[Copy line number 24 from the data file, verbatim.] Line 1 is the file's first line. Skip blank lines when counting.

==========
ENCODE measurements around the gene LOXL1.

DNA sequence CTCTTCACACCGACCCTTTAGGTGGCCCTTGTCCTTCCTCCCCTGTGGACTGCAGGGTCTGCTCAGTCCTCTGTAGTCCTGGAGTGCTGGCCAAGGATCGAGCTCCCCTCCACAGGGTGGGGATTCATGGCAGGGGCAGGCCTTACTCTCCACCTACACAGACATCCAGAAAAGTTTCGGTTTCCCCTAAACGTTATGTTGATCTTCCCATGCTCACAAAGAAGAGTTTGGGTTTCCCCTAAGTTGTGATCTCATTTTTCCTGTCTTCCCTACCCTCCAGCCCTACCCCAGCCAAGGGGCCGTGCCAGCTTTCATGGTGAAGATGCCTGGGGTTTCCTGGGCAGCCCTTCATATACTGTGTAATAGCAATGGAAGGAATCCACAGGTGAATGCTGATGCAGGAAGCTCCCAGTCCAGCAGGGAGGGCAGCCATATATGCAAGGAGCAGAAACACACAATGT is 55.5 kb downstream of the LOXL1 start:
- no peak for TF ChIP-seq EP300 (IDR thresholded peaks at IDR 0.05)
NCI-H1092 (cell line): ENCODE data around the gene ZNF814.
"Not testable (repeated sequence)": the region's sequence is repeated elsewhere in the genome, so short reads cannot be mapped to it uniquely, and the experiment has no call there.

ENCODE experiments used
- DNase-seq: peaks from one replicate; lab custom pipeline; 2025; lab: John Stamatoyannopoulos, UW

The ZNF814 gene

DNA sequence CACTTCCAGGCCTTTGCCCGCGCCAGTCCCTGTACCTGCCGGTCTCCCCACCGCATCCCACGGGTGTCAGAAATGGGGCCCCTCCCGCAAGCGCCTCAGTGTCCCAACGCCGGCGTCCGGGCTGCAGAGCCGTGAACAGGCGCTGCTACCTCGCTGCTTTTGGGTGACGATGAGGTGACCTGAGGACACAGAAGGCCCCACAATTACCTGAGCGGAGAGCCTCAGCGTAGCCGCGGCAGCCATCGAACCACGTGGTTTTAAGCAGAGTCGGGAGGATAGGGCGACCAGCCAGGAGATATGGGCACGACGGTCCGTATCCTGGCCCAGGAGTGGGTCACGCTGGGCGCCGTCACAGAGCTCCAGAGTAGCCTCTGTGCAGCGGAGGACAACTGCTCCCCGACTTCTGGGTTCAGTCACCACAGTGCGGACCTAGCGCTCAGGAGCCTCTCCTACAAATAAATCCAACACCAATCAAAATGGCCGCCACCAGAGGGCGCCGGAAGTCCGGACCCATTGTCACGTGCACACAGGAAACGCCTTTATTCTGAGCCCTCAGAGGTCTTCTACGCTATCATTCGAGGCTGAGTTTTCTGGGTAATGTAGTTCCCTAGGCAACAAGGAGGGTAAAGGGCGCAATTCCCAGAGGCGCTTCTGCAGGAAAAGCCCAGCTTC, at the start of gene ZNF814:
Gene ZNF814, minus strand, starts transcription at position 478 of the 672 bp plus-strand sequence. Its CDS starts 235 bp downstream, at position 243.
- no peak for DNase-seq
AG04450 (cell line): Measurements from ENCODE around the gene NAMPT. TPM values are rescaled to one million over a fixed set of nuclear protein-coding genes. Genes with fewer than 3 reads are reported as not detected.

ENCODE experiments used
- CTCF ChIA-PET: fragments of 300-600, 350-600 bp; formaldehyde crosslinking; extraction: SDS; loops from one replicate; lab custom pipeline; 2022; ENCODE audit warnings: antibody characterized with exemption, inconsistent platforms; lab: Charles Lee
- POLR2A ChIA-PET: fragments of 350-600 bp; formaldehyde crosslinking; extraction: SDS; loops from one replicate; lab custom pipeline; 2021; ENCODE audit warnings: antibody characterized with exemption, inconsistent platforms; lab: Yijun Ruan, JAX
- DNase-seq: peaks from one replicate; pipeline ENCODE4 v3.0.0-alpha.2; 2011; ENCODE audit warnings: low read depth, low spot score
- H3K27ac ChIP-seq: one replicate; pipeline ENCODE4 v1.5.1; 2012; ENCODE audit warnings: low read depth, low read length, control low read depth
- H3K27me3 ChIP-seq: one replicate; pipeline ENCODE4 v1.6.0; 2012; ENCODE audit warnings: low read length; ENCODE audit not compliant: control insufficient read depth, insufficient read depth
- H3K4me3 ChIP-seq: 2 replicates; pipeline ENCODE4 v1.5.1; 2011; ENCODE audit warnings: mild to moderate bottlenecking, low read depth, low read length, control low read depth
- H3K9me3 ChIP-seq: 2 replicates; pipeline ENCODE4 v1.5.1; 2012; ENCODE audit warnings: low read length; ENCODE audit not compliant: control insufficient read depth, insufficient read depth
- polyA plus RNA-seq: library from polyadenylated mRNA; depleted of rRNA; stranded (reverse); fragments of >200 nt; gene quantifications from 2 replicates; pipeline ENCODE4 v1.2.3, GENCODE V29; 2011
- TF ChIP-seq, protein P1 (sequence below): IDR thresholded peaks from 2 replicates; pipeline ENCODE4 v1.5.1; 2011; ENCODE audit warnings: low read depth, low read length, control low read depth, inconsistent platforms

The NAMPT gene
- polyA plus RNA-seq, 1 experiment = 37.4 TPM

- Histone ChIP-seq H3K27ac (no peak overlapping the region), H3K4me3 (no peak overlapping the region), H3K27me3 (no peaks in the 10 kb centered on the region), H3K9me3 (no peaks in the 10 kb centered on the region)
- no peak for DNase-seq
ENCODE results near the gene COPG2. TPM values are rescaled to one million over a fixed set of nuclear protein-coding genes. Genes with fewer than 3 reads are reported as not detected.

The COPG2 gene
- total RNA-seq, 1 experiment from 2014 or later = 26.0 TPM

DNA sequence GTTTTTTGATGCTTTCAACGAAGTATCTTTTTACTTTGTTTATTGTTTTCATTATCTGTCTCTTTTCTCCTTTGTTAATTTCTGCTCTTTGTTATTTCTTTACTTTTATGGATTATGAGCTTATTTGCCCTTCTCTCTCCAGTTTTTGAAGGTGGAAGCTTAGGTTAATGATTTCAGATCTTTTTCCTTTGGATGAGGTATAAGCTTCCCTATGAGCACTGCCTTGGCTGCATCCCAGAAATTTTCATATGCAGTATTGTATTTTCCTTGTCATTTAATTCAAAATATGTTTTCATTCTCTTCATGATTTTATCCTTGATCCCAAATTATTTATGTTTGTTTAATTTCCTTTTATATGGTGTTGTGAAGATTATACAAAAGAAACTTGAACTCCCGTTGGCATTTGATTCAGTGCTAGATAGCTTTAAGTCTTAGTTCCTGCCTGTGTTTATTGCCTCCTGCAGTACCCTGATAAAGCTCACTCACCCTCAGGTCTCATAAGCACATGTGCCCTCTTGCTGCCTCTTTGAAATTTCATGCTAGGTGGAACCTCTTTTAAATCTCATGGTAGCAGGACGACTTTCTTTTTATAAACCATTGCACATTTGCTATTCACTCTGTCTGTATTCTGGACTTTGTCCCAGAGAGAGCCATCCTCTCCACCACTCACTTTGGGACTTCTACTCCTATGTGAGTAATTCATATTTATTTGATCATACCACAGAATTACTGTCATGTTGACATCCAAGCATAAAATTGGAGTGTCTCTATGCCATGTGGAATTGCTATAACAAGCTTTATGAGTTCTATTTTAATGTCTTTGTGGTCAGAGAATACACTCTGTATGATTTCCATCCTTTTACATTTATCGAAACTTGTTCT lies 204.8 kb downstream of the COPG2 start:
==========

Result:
- polyA plus RNA-seq, 1 experiment = 37.4 TPM